“I choose this image of a surfer diving off of a boat in Mexico for this month’s theme of Speed because photography is all about capturing the decisive moment. The heart of photography is comprised of genuine and honest imagery, where pretty colors and interesting compensation pump our eyes filled with beautiful imagery. Jumping off a boat deep in Mexico to surf a wave with no one else in sight helps too 😉 This moment happened so fast if I hadn’t had my camera out I would have missed it!”

Speed: Matthias Fend

“Have you ever driven a speedboat in the Mediterranean Sea? You should do it! We had one of these boats for a commercial shooting. Luckily we did not forget your skis so we could use them for water skiing during the breaks.”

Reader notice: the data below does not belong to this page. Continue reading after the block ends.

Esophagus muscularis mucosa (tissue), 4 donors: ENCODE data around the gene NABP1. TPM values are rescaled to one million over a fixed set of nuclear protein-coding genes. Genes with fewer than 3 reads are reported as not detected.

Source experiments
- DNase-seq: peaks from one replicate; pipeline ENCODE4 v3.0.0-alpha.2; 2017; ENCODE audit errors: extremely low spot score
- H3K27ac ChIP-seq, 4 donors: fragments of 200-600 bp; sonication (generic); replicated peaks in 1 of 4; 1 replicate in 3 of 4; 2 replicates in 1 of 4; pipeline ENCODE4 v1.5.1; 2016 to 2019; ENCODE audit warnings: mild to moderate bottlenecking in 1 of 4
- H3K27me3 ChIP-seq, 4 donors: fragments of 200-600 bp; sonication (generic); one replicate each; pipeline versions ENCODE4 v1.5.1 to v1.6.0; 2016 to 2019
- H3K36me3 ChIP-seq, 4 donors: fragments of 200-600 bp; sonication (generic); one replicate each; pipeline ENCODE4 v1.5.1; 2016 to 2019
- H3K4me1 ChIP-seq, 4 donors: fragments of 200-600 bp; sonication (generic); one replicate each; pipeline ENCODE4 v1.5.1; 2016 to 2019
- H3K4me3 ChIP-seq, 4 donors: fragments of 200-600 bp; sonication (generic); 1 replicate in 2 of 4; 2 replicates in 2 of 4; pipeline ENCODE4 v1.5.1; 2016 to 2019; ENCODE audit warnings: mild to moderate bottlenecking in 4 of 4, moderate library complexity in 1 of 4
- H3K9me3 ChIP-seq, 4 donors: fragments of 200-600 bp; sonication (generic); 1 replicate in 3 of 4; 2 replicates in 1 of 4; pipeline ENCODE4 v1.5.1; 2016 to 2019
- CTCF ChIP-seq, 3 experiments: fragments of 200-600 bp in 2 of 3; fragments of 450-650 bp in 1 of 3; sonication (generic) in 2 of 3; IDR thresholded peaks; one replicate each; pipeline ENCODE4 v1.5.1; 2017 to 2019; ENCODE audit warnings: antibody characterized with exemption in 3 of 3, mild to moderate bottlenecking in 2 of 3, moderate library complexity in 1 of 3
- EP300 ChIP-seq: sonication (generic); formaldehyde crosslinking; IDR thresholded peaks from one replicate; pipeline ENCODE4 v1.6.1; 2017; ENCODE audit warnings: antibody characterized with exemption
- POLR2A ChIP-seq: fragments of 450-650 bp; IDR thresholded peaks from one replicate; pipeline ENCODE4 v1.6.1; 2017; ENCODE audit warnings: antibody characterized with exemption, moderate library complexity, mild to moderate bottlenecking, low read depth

Amanda Pollard

About Amanda Pollard

Amanda Pollard is the WW Communications Manager for Lowepro. She's a drone enthusiast, who not only loves aerial photography but FPV as well. You can usually find her lurking around Lowepro's social media, writing blogs, and trying to find ways to give bags away. You can reach Amanda at apollard@daymen.com

One Comment

  • Marc M says:

    All excellent images all in their own right but, my favourite is the stairways at San Juan de Gaztelugatxe by Fabio Antenore followed closely with Glenn Bartley’s The Tiger Heron.
    Well done everyone